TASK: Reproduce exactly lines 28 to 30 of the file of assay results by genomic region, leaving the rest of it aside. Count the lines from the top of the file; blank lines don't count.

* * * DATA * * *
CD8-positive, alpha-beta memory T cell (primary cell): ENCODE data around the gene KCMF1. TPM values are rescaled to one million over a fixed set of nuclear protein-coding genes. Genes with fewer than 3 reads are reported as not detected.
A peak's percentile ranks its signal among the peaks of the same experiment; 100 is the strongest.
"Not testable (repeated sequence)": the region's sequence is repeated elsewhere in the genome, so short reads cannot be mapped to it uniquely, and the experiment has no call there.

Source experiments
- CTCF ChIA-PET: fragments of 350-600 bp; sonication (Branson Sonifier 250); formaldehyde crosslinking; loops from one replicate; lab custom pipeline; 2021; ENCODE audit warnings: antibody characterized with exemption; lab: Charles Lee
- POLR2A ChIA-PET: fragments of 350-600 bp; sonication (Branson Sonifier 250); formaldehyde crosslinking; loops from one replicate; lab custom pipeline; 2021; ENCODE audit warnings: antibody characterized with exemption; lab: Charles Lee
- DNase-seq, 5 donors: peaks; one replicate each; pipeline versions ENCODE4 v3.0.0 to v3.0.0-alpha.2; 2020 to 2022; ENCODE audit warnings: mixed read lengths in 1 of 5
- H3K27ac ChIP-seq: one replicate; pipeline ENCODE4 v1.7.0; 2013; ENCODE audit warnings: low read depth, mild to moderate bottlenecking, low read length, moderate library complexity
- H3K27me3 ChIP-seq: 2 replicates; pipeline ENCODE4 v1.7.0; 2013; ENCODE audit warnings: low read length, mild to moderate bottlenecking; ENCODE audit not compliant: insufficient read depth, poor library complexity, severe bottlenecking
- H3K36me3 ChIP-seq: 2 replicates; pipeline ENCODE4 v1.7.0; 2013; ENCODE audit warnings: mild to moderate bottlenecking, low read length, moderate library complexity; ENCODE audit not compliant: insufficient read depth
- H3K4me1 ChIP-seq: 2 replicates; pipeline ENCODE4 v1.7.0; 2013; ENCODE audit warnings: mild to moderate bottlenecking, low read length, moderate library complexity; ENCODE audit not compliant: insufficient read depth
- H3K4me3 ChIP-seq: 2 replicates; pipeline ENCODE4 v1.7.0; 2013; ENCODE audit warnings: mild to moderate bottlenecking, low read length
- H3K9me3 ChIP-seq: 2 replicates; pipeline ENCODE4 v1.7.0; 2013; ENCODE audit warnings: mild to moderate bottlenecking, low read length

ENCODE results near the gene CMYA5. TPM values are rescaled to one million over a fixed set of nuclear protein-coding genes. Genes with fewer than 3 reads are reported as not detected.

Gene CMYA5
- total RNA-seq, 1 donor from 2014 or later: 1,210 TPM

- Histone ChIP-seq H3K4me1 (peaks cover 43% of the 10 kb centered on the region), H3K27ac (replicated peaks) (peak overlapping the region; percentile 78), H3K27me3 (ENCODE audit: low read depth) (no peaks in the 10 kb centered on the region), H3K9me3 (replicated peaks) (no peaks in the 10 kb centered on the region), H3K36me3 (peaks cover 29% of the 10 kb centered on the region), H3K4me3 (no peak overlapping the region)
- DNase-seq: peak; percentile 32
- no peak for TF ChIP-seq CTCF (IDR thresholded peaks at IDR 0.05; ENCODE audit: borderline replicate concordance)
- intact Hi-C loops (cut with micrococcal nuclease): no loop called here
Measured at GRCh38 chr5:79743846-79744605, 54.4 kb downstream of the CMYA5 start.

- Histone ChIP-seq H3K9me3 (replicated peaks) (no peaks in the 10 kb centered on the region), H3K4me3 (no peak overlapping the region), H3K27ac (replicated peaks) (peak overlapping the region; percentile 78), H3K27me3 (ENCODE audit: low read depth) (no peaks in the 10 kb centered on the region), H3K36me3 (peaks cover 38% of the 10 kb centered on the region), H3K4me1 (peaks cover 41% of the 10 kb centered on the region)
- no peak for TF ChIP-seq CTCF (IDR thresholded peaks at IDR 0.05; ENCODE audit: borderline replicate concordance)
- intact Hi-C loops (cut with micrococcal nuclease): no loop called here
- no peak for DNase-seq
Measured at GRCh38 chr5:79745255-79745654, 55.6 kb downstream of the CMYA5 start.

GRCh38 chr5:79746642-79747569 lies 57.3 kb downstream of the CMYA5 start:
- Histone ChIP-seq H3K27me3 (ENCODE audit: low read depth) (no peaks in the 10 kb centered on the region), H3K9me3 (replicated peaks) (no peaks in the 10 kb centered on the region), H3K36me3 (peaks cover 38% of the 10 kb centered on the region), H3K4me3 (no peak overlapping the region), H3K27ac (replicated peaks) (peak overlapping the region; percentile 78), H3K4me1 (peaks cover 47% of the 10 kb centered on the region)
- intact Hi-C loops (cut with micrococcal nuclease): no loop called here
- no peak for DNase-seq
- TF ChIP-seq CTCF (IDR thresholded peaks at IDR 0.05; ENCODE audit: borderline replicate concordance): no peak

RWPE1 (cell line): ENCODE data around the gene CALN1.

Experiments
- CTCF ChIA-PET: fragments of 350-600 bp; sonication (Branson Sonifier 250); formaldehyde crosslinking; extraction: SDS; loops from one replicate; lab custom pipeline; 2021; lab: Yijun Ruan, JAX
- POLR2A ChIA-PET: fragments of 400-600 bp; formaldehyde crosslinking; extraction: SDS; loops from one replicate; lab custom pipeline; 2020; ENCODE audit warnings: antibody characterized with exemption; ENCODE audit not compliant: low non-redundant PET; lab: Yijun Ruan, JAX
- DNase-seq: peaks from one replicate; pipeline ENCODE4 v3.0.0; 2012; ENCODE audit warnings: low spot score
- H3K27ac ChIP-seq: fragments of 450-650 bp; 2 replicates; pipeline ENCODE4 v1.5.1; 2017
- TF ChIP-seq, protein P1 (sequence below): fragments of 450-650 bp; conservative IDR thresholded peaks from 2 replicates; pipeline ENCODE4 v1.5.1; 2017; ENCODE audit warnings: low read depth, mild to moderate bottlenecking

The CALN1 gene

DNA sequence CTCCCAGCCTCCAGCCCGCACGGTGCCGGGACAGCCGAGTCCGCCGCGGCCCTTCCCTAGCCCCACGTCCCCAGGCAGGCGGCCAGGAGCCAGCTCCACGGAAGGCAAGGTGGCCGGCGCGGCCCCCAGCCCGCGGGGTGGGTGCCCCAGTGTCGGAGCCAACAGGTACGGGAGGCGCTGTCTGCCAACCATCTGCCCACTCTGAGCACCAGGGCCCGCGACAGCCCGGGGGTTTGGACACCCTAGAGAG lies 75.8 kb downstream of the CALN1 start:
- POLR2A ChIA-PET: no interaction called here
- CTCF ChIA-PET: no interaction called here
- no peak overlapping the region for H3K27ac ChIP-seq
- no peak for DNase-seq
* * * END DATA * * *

- Histone ChIP-seq H3K27me3 (ENCODE audit: low read depth) (no peaks in the 10 kb centered on the region), H3K9me3 (replicated peaks) (no peaks in the 10 kb centered on the region), H3K36me3 (peaks cover 38% of the 10 kb centered on the region), H3K4me3 (no peak overlapping the region), H3K27ac (replicated peaks) (peak overlapping the region; percentile 78), H3K4me1 (peaks cover 47% of the 10 kb centered on the region)
- intact Hi-C loops (cut with micrococcal nuclease): no loop called here
- no peak for DNase-seq